- Chocolate, sugary, or processed foods –may cause stomach upsets, diarrhea, vomiting, and even seizures. Ultimately, the bird will end up dead.
- Uncooked beans –have a poison called hemagglutinin that is poisonous to most birds. You should prepare them well before feeding birds.
- Peppers –may cause mild poisoning that may lead to minor stomach upsets and vomiting.
- Onions and garlic – when ingested in large amounts, may cause these birds to die from anemia.
- Salty foods –may cause dehydration in birds, and it is not advisable to offer any bird salty foods, let alone ravens.
- Apple, cherry, and peach seeds –may cause cyanide poisoning that can kill ravens.
Before feeding ravens, it is essential to know that feeding these birds is illegal in some countries and states.
Facts About Ravens
If you find ravens fascinating, here are more facts about them that are sure to blow your mind:
- Did you know ravens can talk and sing? Yes. Ravens can imitate human speech as well as other bird sounds.
- Ravens enjoy playing. When you pay close attention, you’ll observe them play games with sticks while flying.
- Ravens are super intelligent. They will work with their better halves to obtain food. One raven will distract a bird as the other raven swoops to steal the eggs or hatchlings from that nest.
- For centuries, ravens have been kept at the site of the Tower of London to prevent disasters and bring good luck. A Ravenmaster is paid to feed, groom and pluck a feather now and then to prevent them from leaving the sight.
- Ravens can live anywhere. These birds can adapt to various environments worldwide, ranging from urban areas to deserts and even forests.
- The bible mentions the ravens severally, the most iconic being in the book of Genesis. Noah sent the raven to have a look at whether the level of water had reduced.
- In the book of Kings, God commanded ravens to bring bread and meat to prophet Elijah during a drought period.
- Ravens practice a behavior known as anting. They lie on anthills and allow ants to mob their feathers. The purpose of this behavior is unclear, but some scientists speculate that ant secretions act as insecticides for the bird.
- White ravens exist. These birds occur as a result of a pigment condition known as leucism. In addition to being white, they also have blue eyes.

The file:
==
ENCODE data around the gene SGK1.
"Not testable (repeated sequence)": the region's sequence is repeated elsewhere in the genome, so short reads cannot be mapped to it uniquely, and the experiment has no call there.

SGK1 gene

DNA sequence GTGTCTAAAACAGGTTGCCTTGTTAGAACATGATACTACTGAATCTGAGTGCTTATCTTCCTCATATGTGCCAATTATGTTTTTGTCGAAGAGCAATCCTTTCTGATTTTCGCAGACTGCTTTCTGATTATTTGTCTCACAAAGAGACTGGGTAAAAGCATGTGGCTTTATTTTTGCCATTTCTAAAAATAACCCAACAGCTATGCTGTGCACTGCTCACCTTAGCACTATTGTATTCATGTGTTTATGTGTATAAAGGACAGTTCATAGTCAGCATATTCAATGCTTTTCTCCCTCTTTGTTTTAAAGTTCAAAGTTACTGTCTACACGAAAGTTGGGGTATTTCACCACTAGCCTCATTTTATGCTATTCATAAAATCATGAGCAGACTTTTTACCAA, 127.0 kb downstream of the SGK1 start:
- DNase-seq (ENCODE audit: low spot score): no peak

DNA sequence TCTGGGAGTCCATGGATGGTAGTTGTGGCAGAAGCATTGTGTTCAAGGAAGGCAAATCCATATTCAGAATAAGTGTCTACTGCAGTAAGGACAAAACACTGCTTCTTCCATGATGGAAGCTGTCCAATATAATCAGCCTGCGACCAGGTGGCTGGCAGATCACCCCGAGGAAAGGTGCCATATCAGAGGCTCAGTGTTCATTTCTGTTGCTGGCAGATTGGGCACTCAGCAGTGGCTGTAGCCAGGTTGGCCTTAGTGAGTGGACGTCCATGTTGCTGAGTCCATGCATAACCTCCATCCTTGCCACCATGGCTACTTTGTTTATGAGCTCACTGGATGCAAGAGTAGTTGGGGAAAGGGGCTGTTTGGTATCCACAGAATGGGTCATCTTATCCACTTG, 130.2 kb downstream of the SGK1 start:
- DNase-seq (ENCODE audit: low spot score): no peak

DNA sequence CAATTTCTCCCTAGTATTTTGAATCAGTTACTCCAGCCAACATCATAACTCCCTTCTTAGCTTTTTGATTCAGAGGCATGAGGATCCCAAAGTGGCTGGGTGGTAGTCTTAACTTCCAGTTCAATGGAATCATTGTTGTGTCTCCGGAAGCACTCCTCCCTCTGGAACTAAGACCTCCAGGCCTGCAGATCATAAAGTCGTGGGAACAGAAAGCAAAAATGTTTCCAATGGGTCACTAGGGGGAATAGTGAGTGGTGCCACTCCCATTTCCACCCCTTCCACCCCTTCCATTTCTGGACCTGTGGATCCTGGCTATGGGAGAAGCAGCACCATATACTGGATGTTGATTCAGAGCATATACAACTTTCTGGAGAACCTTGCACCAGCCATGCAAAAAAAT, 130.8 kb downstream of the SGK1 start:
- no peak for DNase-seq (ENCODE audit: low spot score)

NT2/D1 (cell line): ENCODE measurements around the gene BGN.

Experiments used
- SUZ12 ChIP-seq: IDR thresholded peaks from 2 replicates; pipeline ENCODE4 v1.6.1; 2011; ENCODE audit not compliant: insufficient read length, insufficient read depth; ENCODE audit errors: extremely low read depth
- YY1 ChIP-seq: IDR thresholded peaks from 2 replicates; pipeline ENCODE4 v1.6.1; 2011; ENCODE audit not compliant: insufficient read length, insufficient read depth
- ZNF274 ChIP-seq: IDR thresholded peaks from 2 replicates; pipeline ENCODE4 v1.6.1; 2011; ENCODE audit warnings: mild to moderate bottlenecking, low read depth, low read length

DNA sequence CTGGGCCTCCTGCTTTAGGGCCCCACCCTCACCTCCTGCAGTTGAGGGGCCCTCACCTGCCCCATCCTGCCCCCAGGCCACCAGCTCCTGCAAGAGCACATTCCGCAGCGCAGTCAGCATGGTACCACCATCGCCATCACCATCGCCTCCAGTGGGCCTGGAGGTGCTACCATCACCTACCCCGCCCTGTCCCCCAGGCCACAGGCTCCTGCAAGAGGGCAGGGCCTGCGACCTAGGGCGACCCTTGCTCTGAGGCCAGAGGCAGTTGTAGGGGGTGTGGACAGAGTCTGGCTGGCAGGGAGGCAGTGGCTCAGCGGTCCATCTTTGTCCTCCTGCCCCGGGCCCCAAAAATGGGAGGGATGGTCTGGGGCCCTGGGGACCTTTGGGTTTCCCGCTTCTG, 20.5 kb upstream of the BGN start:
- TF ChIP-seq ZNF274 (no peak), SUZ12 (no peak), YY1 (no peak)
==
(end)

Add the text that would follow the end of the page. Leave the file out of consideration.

- Ravens use non-vocal signals to communicate, which is similar to human beings using hand gestures. They will point items with their bills to show an object to another bird. This action is identical to humans pointing things with their fingers.
- Young ravens leave their homes to join gangs in their adolescent stage—every parent’s worst nightmare. These juvenile birds will eat and live together until they find their better halves.
- Ravens are empathetic creatures. They will console other ravens that have lost fights, and they also remember birds they like. Ravens remain friendly towards these birds for over long periods.
- However, ravens also hold grudges. They remember the faces of other birds and even people that have been unkind to them. Hence, the name of a flock of ravens, ‘unkindness.’
A lot of people confuse ravens for crows and crows for ravens. Regardless of how closely related, there are differences you could use to set them apart. Some of these features include:
- Ravens are significantly larger than crows. Crows are about the same size as doves
- Ravens beaks are known as bills which are typically thicker and more curved than that of crows.
- Crows have shorter tail feathers than ravens. When extended for flight, the crow’s tailfeathers are fan-shaped, while the raven’s tailfeathers appear wedge-shaped, hence the difference in length.
- Unlike crows, ravens are entirely black from their heads down to their feet.
- Crows usually fly in groups called murders, whereas ravens mostly fly alone or in pairs.
- The raven’s call is deep and croaky in comparison to the crow’s unique cawing sound.
- Crows in the wild will live up to 8 years and possibly longer in captivity. A raven’s lifespan ranges between 25-30 years, but they can sometimes live up to 45 years.
Ravens are among the luckiest animals to ‘walk’ this planet. They may not look like much, but their intelligence plays a significant role in their survival.
One! Don’t judge a book by its cover! Two! What do ravens eat? Whatever they want. And there you have it, lessons learned.